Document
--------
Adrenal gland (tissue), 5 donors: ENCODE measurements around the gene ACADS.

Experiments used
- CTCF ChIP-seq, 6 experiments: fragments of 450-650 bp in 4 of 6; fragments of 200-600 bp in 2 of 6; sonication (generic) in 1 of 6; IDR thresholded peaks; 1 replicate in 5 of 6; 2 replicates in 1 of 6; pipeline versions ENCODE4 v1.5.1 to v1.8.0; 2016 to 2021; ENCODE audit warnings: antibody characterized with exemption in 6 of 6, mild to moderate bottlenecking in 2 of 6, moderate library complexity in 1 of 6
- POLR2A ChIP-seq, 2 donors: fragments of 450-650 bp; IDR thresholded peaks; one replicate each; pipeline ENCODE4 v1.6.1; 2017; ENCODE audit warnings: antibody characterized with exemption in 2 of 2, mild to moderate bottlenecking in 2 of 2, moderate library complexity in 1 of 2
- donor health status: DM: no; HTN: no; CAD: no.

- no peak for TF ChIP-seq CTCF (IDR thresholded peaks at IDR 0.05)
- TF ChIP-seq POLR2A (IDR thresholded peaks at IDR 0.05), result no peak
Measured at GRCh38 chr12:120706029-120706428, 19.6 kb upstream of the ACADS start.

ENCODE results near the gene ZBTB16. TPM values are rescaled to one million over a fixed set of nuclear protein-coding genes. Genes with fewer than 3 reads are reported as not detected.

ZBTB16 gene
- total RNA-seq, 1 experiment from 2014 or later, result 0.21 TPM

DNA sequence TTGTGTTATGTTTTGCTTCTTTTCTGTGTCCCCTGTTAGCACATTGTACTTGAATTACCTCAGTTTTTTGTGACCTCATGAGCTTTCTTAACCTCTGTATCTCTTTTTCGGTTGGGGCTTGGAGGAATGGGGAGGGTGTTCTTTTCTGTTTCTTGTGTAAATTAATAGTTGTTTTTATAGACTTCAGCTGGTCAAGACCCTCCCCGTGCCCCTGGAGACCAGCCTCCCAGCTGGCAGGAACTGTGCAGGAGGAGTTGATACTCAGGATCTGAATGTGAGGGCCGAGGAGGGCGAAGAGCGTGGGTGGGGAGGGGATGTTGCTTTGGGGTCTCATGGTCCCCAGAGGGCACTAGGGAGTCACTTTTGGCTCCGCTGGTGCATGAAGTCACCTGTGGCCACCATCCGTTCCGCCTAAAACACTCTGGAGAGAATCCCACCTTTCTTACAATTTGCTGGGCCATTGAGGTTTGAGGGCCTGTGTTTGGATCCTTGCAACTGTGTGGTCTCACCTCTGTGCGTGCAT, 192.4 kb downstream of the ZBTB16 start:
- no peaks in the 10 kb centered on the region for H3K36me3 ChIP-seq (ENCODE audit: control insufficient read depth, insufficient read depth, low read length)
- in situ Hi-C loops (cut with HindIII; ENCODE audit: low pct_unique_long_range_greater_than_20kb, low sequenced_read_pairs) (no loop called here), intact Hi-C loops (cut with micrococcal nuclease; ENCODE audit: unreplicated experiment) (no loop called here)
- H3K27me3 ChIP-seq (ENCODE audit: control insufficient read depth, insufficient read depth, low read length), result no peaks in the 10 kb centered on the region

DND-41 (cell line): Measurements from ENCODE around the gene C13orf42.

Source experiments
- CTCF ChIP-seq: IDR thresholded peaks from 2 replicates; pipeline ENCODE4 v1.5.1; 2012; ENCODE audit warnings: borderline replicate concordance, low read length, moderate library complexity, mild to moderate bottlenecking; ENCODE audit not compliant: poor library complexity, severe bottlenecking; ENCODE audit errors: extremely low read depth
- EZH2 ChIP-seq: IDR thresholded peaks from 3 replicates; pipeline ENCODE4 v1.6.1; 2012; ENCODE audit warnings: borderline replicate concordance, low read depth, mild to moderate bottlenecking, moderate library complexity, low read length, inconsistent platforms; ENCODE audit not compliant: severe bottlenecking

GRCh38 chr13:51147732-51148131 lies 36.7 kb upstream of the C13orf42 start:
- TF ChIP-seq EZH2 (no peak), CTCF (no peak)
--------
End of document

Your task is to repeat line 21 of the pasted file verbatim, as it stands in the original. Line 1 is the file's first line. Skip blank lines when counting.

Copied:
- TF ChIP-seq EZH2 (no peak), CTCF (no peak)